Freeman

BOOK REVIEW

Environmental Cancer: A Political Disease

Americans Have Been Dumbed Down with Environmental Falsehoods

JUNE 01, 2000 by CONRAD MEIER

Environmental Cancer: A Political Disease, by S. Robert Lichter and Stanley Rothman, is a studied attempt to prove that the phrase “environmental cancer” has been used insincerely by activists, politicians, and the media in an attempt to further public-policy agendas that often undermine individual freedoms. Lichter (president of the Center for Media and Public Affairs) and Rothman (director of the Center for the Study of Social and Political Change at Smith College) have created a tightly written, highly readable examination of the controversy surrounding environmental cancer and the great abyss between the realities of hard science and the cancer “crisis-of-the-week” reports from assorted activist groups and journalists.

The authors begin with an environmental history lesson and proceed to explain the biological and medical understanding of cancer. Second, they address the relative importance of various environmental causes of cancer and examine some of the scientific and political controversies. Third, they review the uses and abuses in the analysis of environmental cancer data. Finally, they describe the “issue network” of interest groups, politicians, journalists, lawyers, and others involved in environmental regulation. It is a thoroughly valuable effort.

Of particular merit in the attempt to separate fact from fiction are the surveys of cancer researchers and environmental activists. The authors identify the sharp differences between the two groups’ views and compare them to the content of media accounts over two decades. That comparison shows that the media frequently cite the views of environmental activists as if they were the views of the scientific community.

The skewing of scientific data is accomplished not just by the choice of stories to report, but also a reporter’s selection of “experts” to quote. Two “experts” frequently cited are Sidney Wolfe of Public Citizen and Samuel Epstein of the University of Chicago. Both claim that just about everything in the environment causes cancer and that private enterprise is usually responsible. Yet three of four cancer researchers surveyed express little confidence in the work of Wolfe and Epstein.

We also learn scientists are not happy that their scientific findings are distorted and misreported to the public. Using an example of three natural carcinogens—tobacco, sunlight, and radon—half of the scientists surveyed believe the media’s presentation of cancer’s causes and risks is unfair and inaccurate.

In addition, the studies reveal serious differences attributed to the news media: 72 percent of the scientists surveyed found the New England Journal of Medicine highly reliable, while less than a fourth found the New York Times trustworthy. Since the general public does not read the Journal it is fair to say many Americans have been dumbed down with environmental falsehoods, and the authors conclude that misplaced fears about the risks of environmental cancer have seriously distorted public policy.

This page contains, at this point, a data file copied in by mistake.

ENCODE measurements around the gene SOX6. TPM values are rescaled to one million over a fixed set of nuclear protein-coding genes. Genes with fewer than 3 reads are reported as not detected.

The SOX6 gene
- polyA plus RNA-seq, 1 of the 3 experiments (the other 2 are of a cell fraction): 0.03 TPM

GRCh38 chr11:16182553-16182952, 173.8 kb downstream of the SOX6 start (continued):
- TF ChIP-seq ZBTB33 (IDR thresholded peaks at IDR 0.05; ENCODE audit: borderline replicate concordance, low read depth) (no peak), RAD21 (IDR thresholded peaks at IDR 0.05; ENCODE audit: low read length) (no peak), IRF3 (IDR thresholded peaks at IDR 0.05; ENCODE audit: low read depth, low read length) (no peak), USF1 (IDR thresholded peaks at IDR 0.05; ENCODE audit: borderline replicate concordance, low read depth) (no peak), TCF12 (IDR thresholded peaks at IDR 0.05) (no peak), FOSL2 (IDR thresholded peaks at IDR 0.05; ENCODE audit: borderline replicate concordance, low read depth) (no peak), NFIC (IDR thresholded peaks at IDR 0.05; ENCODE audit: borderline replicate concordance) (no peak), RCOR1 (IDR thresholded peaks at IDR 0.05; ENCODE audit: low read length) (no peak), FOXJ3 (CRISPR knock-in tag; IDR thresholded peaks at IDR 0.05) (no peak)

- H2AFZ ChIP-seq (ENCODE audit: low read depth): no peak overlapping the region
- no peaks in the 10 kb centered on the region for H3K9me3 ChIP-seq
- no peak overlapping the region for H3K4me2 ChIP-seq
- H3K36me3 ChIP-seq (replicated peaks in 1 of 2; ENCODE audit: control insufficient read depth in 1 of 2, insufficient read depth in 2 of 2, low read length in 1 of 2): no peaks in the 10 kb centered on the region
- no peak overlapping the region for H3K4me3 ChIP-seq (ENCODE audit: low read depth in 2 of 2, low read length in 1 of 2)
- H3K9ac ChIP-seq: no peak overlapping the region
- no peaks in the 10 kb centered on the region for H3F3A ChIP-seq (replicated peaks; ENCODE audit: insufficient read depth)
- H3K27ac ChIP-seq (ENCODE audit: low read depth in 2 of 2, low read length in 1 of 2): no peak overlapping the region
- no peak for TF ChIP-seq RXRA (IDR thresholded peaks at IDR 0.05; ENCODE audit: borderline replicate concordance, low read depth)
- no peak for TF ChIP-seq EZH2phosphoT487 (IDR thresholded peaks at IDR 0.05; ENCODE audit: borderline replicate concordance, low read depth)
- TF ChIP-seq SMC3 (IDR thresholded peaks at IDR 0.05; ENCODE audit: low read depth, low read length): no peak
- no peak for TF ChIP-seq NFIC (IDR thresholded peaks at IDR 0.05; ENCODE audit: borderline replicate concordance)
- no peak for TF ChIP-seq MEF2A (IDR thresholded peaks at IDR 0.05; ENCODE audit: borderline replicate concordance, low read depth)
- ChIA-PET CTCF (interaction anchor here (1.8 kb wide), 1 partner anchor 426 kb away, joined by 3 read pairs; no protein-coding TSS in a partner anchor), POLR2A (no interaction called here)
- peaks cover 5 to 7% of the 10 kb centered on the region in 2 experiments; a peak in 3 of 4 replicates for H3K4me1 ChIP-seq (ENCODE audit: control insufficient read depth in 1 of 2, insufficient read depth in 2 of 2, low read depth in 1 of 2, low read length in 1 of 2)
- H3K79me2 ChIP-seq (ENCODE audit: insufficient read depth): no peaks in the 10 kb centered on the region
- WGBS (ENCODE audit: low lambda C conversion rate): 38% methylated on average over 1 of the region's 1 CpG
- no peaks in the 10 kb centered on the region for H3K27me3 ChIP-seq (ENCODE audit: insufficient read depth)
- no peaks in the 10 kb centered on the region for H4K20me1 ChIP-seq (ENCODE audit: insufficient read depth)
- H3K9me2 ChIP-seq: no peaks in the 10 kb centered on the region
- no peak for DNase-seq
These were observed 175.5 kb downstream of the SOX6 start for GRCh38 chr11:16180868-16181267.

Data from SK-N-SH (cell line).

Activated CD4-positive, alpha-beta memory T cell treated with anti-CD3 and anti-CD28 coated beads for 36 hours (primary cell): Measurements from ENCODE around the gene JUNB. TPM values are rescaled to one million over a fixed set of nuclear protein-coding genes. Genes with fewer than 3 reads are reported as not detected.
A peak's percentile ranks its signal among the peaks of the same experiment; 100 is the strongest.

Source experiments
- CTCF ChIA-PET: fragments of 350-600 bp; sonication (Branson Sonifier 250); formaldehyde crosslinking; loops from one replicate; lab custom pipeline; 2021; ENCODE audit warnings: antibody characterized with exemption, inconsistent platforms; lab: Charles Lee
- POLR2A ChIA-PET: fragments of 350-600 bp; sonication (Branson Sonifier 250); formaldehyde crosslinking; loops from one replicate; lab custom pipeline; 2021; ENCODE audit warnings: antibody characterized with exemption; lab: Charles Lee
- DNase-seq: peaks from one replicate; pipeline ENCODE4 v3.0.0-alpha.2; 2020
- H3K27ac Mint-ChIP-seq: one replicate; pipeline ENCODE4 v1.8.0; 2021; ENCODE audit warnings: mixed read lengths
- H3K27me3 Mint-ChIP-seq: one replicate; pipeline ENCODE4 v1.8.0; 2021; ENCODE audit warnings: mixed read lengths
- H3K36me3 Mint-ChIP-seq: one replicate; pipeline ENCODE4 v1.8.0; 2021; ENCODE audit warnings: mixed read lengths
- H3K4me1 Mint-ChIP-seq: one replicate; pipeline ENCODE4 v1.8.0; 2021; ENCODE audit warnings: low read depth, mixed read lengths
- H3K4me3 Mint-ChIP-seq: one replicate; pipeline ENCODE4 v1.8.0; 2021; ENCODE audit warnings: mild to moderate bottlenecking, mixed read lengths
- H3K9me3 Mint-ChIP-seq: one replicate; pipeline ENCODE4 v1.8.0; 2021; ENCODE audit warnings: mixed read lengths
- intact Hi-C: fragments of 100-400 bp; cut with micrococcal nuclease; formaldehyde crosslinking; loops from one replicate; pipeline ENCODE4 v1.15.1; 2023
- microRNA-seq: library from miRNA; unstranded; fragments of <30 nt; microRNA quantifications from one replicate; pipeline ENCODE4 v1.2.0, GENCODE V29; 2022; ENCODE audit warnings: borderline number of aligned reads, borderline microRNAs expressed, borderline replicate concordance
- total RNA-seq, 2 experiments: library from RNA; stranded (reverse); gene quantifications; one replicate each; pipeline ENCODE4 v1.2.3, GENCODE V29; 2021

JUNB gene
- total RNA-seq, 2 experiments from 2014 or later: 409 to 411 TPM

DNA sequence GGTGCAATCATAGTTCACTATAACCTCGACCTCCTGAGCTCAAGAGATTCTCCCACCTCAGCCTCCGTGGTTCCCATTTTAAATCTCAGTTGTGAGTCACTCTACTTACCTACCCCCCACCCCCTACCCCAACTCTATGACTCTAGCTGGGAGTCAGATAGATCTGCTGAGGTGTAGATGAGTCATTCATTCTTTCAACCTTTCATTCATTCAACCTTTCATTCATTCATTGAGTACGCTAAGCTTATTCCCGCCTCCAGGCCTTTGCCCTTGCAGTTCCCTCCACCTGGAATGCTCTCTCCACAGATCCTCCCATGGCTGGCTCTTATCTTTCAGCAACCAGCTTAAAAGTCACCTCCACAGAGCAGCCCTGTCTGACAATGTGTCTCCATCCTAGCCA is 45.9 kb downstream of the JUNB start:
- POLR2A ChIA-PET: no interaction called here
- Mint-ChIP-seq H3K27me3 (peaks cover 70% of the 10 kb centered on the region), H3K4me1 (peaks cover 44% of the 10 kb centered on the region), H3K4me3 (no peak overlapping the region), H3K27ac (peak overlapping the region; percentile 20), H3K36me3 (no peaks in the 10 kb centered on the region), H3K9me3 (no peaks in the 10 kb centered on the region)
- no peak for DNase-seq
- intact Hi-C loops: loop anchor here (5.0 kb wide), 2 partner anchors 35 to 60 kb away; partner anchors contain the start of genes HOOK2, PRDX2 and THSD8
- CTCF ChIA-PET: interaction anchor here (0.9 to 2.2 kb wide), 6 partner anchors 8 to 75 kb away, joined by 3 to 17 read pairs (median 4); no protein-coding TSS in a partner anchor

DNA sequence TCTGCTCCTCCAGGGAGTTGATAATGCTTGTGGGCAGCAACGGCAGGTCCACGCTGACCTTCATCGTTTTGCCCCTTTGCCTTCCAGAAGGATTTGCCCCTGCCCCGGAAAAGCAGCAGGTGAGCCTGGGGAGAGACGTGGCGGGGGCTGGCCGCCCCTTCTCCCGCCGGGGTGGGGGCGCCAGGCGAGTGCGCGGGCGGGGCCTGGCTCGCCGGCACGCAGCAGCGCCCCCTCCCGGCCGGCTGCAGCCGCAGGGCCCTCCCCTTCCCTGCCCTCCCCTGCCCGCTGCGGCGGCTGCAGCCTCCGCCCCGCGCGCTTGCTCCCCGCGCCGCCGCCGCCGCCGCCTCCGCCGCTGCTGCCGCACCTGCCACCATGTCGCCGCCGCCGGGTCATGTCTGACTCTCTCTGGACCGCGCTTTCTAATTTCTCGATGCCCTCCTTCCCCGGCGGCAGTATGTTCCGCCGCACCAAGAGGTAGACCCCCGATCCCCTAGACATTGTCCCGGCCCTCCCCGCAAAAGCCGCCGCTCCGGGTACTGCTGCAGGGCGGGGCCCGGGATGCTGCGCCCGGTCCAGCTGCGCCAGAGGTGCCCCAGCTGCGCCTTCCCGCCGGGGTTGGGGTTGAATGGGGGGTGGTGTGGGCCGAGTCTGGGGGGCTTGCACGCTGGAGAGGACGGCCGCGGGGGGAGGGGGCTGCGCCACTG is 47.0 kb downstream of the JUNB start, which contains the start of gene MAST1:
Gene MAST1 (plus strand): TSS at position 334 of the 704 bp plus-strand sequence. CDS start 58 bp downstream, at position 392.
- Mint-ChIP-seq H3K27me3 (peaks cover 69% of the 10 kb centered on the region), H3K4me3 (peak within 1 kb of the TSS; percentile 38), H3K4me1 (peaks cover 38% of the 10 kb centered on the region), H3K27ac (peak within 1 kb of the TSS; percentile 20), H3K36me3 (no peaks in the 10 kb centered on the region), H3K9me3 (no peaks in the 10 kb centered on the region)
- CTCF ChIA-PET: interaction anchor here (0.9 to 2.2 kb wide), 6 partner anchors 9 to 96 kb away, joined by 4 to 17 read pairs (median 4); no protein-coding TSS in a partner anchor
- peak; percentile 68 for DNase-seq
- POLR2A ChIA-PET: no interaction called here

“Environmental cancer,” the authors write, “is ambiguous, conveying quite different meanings to cancer researchers and lay audiences. This confusion about definitions provides a partial explanation for the sometimes exaggerated charges made against consumer goods, industrial products, pesticides and herbicides, food additives and preservatives, and air and water pollutants, among other things.”

The scaremongers have done great damage—the Alar campaign is a case in point—but Lichter and Rothman conclude on a modestly positive note: “practicing scientists have begun to take a more active role in publicly assessing risks from various activities and substances. In some respects segments of the public are gradually taking a more realistic view of environmentally triggered cancer.”

That optimism, however, is tempered by the fact that most Americans are scientifically ignorant. Reflecting on a 1996 National Science Foundation study, the authors write, “only 9 percent of adult Americans know what a molecule is, and only 5 percent can give an explanation of acid rain. More startlingly, less than half know that the earth orbits the sun annually. It is little wonder that the struggle against the bending of science to serve ideal or material interests never ends.”

Precisely.

Conrad F. Meier is health policy adviser for the Heartland Institute in Chicago and assistant in research at the Center for Advanced Social Research, University of Missouri-Columbia.

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June 2000

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